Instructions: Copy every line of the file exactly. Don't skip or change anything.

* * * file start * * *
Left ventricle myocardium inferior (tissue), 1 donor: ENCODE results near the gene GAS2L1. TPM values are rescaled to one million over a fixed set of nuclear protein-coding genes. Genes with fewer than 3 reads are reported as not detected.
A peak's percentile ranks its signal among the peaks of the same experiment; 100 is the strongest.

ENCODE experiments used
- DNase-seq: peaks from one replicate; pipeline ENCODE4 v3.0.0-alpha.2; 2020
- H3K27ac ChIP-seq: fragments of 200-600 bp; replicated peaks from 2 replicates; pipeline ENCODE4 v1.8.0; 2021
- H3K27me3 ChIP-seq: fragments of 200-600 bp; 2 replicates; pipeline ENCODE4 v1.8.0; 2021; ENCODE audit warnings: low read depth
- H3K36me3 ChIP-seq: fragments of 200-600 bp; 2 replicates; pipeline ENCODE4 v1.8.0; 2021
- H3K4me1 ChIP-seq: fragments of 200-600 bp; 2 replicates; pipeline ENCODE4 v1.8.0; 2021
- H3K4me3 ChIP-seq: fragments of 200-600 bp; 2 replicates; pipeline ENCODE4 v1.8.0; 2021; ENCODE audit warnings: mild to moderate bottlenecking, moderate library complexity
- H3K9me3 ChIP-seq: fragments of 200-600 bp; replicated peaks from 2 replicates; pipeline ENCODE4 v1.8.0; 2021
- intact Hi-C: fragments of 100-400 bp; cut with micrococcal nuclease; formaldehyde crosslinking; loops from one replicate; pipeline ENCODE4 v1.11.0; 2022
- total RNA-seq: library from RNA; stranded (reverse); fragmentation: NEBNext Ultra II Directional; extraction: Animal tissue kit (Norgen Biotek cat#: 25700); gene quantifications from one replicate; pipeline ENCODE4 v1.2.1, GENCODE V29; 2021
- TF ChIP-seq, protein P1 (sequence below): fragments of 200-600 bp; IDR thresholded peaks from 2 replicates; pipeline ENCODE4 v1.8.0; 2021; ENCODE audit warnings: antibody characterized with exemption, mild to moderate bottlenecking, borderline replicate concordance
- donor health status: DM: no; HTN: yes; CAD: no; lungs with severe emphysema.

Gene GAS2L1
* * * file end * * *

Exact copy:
Left ventricle myocardium inferior (tissue), 1 donor: ENCODE results near the gene GAS2L1. TPM values are rescaled to one million over a fixed set of nuclear protein-coding genes. Genes with fewer than 3 reads are reported as not detected.
A peak's percentile ranks its signal among the peaks of the same experiment; 100 is the strongest.

ENCODE experiments used
- DNase-seq: peaks from one replicate; pipeline ENCODE4 v3.0.0-alpha.2; 2020
- H3K27ac ChIP-seq: fragments of 200-600 bp; replicated peaks from 2 replicates; pipeline ENCODE4 v1.8.0; 2021
- H3K27me3 ChIP-seq: fragments of 200-600 bp; 2 replicates; pipeline ENCODE4 v1.8.0; 2021; ENCODE audit warnings: low read depth
- H3K36me3 ChIP-seq: fragments of 200-600 bp; 2 replicates; pipeline ENCODE4 v1.8.0; 2021
- H3K4me1 ChIP-seq: fragments of 200-600 bp; 2 replicates; pipeline ENCODE4 v1.8.0; 2021
- H3K4me3 ChIP-seq: fragments of 200-600 bp; 2 replicates; pipeline ENCODE4 v1.8.0; 2021; ENCODE audit warnings: mild to moderate bottlenecking, moderate library complexity
- H3K9me3 ChIP-seq: fragments of 200-600 bp; replicated peaks from 2 replicates; pipeline ENCODE4 v1.8.0; 2021
- intact Hi-C: fragments of 100-400 bp; cut with micrococcal nuclease; formaldehyde crosslinking; loops from one replicate; pipeline ENCODE4 v1.11.0; 2022
- total RNA-seq: library from RNA; stranded (reverse); fragmentation: NEBNext Ultra II Directional; extraction: Animal tissue kit (Norgen Biotek cat#: 25700); gene quantifications from one replicate; pipeline ENCODE4 v1.2.1, GENCODE V29; 2021
- TF ChIP-seq, protein P1 (sequence below): fragments of 200-600 bp; IDR thresholded peaks from 2 replicates; pipeline ENCODE4 v1.8.0; 2021; ENCODE audit warnings: antibody characterized with exemption, mild to moderate bottlenecking, borderline replicate concordance
- donor health status: DM: no; HTN: yes; CAD: no; lungs with severe emphysema.

Gene GAS2L1